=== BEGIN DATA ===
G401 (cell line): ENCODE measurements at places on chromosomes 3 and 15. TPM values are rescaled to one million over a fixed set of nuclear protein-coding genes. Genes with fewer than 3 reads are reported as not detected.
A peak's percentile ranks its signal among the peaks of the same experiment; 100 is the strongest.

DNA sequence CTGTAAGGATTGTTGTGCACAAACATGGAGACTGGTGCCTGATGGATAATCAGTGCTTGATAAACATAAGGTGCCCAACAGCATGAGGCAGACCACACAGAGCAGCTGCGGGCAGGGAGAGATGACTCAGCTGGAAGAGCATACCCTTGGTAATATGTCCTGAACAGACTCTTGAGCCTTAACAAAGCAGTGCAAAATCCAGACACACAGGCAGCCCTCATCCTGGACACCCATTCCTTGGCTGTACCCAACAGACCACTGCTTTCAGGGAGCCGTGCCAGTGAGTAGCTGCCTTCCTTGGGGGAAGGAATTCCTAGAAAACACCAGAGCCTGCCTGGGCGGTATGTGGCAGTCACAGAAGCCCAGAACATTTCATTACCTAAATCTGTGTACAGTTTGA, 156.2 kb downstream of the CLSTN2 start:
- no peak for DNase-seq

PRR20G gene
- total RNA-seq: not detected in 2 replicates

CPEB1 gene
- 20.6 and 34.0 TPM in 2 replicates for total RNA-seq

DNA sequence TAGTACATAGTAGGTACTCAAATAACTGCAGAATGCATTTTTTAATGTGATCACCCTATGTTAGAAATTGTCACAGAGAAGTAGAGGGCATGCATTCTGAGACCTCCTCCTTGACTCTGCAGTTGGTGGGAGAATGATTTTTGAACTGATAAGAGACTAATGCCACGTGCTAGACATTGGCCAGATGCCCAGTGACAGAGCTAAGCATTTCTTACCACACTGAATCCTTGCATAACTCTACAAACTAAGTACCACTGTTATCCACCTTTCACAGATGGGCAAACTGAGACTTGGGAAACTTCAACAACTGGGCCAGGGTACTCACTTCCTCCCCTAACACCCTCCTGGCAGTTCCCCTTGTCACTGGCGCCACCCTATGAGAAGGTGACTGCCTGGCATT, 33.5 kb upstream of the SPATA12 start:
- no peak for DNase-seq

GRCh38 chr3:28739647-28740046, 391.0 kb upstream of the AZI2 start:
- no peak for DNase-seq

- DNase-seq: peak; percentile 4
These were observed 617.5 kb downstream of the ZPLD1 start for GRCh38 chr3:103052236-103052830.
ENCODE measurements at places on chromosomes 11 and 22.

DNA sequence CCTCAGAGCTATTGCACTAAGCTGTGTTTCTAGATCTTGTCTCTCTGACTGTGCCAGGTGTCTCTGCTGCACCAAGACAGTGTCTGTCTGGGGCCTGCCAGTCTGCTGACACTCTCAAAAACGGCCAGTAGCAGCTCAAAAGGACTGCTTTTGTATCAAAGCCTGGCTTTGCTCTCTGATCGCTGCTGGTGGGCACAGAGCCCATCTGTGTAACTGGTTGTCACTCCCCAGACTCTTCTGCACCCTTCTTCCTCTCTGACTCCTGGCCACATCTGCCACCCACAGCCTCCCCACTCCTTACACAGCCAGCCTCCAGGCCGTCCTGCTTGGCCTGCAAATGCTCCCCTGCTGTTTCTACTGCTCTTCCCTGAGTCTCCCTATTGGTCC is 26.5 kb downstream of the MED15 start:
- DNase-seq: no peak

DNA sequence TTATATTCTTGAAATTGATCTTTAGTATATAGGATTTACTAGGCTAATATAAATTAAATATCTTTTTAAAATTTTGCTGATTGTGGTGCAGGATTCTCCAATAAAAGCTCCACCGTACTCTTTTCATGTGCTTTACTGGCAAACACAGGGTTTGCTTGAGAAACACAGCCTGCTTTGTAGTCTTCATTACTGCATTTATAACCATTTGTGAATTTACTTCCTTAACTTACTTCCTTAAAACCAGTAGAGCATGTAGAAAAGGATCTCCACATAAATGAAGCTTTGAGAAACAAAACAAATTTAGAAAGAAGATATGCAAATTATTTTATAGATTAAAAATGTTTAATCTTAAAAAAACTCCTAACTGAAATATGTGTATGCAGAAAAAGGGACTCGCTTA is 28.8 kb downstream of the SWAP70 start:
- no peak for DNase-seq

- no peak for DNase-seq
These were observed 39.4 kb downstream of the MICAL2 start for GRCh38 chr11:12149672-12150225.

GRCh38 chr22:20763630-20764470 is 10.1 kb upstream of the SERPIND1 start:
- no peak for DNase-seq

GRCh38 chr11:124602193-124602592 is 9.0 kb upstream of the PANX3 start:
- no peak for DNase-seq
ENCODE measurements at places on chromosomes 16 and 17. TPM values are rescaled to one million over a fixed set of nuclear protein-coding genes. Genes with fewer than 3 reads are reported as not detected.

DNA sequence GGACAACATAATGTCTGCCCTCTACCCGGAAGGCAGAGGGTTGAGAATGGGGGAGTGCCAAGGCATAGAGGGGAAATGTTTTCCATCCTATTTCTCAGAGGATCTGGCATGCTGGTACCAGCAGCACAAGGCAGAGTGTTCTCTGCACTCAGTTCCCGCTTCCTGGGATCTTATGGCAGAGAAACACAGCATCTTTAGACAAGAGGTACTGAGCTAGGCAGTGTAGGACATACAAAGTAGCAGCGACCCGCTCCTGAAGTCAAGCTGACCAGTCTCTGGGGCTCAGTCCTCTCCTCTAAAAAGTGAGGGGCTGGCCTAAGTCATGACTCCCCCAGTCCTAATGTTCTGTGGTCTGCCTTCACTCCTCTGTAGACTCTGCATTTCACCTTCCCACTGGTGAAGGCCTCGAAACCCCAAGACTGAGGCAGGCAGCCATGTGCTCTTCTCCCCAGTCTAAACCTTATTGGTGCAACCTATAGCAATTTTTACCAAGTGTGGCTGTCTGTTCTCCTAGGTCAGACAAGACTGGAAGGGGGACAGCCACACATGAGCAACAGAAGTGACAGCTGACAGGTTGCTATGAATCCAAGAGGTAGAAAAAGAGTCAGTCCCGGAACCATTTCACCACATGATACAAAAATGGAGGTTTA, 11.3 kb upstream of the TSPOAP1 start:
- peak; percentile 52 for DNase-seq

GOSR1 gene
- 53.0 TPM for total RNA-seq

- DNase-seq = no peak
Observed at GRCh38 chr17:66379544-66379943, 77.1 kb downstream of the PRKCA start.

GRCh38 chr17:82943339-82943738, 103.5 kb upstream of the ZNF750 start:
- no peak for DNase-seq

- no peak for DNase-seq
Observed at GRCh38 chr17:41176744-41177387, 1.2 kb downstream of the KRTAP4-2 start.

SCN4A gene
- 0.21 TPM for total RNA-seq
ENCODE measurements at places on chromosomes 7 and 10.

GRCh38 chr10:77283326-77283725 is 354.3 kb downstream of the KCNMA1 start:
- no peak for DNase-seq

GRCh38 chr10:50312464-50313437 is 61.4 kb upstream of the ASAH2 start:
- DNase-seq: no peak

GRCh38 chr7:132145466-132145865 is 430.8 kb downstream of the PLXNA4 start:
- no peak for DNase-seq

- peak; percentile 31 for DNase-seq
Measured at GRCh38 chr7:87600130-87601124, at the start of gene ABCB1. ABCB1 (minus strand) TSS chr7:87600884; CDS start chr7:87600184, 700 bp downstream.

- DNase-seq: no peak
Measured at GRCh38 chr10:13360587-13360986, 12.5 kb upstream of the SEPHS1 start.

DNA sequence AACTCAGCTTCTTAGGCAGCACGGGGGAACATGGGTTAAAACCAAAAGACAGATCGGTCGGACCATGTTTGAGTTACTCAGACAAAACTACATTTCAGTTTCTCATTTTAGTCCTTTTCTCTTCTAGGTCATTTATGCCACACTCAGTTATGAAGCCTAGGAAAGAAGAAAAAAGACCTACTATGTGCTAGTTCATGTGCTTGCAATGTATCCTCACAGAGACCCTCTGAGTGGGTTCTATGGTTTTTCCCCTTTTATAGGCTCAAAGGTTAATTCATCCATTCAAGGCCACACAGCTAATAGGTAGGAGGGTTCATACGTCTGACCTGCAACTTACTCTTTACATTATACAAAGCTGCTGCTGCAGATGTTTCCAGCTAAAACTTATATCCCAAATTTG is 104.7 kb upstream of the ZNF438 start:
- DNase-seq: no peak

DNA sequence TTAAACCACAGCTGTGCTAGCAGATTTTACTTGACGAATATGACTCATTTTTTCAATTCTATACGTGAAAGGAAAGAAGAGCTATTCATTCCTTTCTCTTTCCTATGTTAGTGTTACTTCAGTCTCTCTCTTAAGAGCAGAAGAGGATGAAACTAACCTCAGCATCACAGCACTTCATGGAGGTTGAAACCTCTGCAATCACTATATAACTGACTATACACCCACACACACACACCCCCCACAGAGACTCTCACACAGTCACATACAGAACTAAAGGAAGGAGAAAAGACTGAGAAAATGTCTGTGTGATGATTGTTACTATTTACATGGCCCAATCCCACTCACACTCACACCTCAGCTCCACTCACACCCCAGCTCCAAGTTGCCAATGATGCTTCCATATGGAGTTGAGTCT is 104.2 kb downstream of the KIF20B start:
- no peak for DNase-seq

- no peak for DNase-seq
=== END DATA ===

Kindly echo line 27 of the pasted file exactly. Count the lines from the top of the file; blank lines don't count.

DNA sequence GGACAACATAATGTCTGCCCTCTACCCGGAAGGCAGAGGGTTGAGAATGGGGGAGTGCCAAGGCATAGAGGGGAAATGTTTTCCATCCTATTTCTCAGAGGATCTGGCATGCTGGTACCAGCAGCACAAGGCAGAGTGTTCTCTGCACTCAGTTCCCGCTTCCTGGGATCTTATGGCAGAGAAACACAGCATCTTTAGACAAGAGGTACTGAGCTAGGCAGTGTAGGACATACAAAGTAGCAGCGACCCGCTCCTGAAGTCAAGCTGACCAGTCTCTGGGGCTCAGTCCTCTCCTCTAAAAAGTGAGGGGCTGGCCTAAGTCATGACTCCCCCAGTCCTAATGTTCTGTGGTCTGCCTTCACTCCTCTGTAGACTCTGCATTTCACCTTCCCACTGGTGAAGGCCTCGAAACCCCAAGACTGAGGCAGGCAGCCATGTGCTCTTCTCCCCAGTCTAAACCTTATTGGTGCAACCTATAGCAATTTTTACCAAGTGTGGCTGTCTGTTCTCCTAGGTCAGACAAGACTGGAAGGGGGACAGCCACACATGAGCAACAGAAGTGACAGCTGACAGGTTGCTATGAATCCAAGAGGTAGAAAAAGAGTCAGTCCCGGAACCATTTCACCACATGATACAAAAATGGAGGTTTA, 11.3 kb upstream of the TSPOAP1 start: